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rodcon660

Not Able To Make Copy Of Project I Burned And Finalized

Question

I made a movie a while back and I finalized it onto a dvd. I tried to go back and make a copy using disc copier and dvd builder. I keep getting different errors. One of them said insert source disc. Thanks for any help I can get on this. Also I am looking to buy a digital camcorder around the $500.00 price range and wondering if anyone had any suggestions for a good camera.

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Guest mlpasley
I made a movie a while back and I finalized it onto a dvd. I tried to go back and make a copy using disc copier and dvd builder. I keep getting different errors. One of them said insert source disc. Thanks for any help I can get on this. Also I am looking to buy a digital camcorder around the $500.00 price range and wondering if anyone had any suggestions for a good camera.

 

Can you give us some idea of the errors that you're getting?

 

For the digital camcorder, you cannot beat the internet for research. Look for a high effective pixel rate. The quality of the picture that you can capture doesn't seem to have anything to do with the price of the camcorder. I personally think that digital tapes are the way to go because from what I've seen you get a higher resolution than the DVDs, but that's a personal preference.

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I made a movie a while back and I finalized it onto a dvd. I tried to go back and make a copy using disc copier and dvd builder. I keep getting different errors. One of them said insert source disc. Thanks for any help I can get on this. Also I am looking to buy a digital camcorder around the $500.00 price range and wondering if anyone had any suggestions for a good camera.

I feel like a goof the problem was those darn stick on labels. I tore the label off and made a perfect copy. I guess the label was interfering with the mechanics of the dvd rom. Thanks and I also welcome anymore recommendations for a digital camcorder.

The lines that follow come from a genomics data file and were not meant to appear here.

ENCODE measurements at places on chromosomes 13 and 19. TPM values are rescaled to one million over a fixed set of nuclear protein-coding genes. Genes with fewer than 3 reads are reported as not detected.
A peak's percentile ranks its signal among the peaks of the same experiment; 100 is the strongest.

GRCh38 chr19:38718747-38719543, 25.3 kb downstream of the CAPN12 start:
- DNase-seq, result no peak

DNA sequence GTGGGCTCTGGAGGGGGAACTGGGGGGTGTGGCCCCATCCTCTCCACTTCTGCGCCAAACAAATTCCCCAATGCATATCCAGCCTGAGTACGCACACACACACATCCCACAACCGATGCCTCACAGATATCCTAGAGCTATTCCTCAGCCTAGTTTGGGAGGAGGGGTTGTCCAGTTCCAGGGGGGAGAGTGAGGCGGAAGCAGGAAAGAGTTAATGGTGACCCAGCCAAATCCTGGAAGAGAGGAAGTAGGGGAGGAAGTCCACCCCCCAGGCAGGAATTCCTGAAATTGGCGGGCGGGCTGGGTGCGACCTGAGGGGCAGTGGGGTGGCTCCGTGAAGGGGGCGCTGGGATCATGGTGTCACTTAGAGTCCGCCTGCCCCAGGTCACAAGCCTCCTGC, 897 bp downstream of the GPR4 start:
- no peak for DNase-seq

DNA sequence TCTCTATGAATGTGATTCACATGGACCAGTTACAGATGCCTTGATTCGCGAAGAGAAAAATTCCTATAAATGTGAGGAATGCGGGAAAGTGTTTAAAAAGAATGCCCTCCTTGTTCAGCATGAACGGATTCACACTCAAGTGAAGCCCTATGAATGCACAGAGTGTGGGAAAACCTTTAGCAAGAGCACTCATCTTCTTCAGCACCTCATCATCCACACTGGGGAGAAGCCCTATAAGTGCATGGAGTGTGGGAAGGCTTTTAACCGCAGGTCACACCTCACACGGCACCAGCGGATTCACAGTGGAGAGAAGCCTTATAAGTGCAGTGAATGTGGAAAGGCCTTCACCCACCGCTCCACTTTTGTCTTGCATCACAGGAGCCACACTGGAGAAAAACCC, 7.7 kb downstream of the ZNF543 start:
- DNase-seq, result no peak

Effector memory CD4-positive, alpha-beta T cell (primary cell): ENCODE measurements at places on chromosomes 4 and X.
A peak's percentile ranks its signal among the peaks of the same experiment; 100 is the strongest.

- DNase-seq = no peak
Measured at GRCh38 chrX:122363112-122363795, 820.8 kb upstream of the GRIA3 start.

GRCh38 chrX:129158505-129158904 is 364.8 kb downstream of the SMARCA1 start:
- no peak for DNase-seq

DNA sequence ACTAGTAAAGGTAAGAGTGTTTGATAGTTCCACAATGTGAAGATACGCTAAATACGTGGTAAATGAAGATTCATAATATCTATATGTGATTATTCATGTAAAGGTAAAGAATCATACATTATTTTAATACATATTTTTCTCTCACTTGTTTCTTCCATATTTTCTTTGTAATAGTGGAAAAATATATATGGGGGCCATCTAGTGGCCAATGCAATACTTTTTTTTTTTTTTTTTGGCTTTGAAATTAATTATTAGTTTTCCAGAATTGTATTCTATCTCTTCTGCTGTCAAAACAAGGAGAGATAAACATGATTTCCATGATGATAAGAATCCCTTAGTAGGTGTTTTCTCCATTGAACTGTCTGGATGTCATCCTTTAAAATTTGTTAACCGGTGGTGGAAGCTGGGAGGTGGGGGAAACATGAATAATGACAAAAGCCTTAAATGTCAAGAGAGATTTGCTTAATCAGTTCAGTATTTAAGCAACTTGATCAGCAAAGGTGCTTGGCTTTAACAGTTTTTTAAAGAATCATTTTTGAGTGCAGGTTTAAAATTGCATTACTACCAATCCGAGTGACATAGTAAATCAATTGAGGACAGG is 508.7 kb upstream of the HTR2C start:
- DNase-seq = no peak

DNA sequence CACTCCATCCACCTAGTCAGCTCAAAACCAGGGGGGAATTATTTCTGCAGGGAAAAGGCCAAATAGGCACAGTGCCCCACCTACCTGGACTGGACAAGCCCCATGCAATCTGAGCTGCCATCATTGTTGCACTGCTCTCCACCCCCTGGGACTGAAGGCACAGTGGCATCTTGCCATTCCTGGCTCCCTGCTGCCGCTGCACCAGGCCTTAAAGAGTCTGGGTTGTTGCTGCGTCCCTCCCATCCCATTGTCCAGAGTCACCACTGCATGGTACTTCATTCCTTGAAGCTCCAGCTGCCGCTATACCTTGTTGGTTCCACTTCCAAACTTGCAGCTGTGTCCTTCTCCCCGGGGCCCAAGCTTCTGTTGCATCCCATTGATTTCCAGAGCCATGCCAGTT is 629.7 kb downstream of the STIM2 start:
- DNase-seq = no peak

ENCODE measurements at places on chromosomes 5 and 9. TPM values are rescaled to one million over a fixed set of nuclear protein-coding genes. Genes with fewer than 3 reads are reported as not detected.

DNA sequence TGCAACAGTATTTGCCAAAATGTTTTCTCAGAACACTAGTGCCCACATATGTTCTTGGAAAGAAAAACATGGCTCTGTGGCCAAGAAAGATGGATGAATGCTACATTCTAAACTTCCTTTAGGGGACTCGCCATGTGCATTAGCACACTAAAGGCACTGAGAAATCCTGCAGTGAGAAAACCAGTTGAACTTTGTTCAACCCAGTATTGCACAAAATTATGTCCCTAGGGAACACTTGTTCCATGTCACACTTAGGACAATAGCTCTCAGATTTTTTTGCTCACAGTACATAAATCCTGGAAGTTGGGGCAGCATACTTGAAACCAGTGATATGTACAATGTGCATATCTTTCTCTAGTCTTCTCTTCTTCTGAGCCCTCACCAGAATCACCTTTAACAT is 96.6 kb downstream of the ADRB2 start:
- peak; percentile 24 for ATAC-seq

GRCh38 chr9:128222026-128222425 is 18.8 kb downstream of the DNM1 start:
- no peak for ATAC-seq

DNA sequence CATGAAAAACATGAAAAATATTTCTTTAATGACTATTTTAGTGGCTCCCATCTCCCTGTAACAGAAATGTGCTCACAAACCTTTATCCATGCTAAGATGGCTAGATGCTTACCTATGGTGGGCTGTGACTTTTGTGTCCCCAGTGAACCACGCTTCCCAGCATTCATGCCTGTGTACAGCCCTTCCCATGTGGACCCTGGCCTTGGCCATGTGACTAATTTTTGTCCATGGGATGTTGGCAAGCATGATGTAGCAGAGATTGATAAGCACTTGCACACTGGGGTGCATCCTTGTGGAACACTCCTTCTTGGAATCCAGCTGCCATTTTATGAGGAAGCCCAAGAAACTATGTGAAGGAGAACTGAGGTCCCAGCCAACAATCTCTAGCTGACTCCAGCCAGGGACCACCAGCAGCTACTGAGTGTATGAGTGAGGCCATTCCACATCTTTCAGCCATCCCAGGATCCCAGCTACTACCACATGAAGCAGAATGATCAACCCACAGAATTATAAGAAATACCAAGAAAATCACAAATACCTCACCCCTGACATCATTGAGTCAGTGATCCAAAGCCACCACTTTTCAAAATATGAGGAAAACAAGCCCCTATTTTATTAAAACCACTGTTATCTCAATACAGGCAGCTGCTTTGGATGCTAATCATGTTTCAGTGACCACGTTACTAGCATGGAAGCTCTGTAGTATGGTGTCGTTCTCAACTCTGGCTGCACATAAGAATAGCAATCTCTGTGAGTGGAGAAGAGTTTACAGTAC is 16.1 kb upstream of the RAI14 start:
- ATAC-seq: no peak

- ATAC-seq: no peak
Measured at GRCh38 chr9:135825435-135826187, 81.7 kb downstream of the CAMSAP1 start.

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I feel like a goof the problem was those darn stick on labels. I tore the label off and made a perfect copy. I guess the label was interfering with the mechanics of the dvd rom. Thanks and I also welcome anymore recommendations for a digital camcorder.

 

You might seriously consdier if you REALLY want lables, altho they are not as potentially devastating with DVD media as CD media - where they can remove the recording layer if removed. There seem to be two camps - those who believe in labels and those who don't.

 

Lynn

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You might seriously consdier if you REALLY want lables, altho they are not as potentially devastating with DVD media as CD media - where they can remove the recording layer if removed. There seem to be two camps - those who believe in labels and those who don't.

 

Lynn

 

Lynn, this may be a stupid question but ... How can removing the labels also remove the recording layer? After all the are on oppositie sides of the CD. Personally I never use labels since I fell they can upset the balance of the spinning CD unless applied perfectly.

Edited by myguggi

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Lynn, this may be a stupid question but ... How can removing the labels also remove the recording layer? After all the are on oppositie sides of the CD. Personally I never use labels since I fell they can upset the balance of the spinning CD unless applied perfectly.

 

Hi Walt,

 

On a CD-R or RW the recording layer is put onto a strong plastic disc, a very thin reflective layer is put on top of the recording layer, and a layer of paint and/or laquer is put over the top of that to keep the air out.

 

It's the paint/laquer and the reflective layer which get ruined so effectively and easily when you rip a label off.

 

Once you've damaged the reflective layer, the CD don't play no more. The recording layer (dye or alloy) is usually undisturbed, but by this time the question is a bit academic.

 

With a DVD the recording layer or laters are sandwiched between two plastic discs, so the data is protected a lot better from mechanical damage. Their main problem isn't surface damage, but stressing the sandwich and causing the two discs to separate (de-lamination).

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Lynn, this may be a stupid question but ... How can removing the labels also remove the recording layer? After all the are on oppositie sides of the CD. Personally I never use labels since I fell they can upset the balance of the spinning CD unless applied perfectly.

 

Brendon gave you the short, clarified Version.

 

Here is a link to the Byers Guide (by Fred Byers) for the long, detailed Version:

http://www.clir.org/pubs/reports/pub121/contents.html

 

Lynn

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Thank you Brendon and Lynn. Now I understand better the physical makeup of CDs and DVDs.

 

You're welcome, Walt.

 

I once recieved a CD-R labeled with a Post-It note, and all the stuff on top came up with the note. (It was recognized as "Please insert an audio compact disc".) That's why I thought the recording layer was itentical to the reflective layer.

 

Lynn

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